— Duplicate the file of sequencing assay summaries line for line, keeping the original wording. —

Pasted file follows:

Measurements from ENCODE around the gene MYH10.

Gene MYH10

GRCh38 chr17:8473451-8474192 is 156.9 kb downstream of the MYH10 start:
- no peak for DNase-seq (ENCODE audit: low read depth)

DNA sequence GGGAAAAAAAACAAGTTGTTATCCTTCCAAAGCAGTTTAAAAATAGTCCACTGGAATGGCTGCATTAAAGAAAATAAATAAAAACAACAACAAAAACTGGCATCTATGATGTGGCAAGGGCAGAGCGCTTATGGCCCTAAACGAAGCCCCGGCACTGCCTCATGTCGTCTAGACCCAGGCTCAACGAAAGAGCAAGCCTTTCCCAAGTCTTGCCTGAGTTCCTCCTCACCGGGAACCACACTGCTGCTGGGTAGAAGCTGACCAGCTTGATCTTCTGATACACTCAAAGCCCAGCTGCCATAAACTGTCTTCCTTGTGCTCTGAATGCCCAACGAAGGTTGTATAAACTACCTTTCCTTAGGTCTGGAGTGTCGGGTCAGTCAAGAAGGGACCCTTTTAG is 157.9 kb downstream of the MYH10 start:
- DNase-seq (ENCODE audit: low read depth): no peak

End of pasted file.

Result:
Measurements from ENCODE around the gene MYH10.

Gene MYH10

GRCh38 chr17:8473451-8474192 is 156.9 kb downstream of the MYH10 start:
- no peak for DNase-seq (ENCODE audit: low read depth)

DNA sequence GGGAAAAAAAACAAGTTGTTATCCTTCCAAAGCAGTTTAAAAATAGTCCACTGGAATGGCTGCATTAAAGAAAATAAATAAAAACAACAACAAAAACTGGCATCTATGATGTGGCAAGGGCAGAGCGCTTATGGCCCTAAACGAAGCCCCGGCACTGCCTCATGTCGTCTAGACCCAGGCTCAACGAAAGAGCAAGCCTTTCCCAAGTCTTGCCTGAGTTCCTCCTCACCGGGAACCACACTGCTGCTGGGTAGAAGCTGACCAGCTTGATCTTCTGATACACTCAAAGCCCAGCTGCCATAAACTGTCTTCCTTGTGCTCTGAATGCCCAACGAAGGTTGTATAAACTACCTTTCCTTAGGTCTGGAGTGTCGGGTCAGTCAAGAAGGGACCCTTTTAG is 157.9 kb downstream of the MYH10 start:
- DNase-seq (ENCODE audit: low read depth): no peak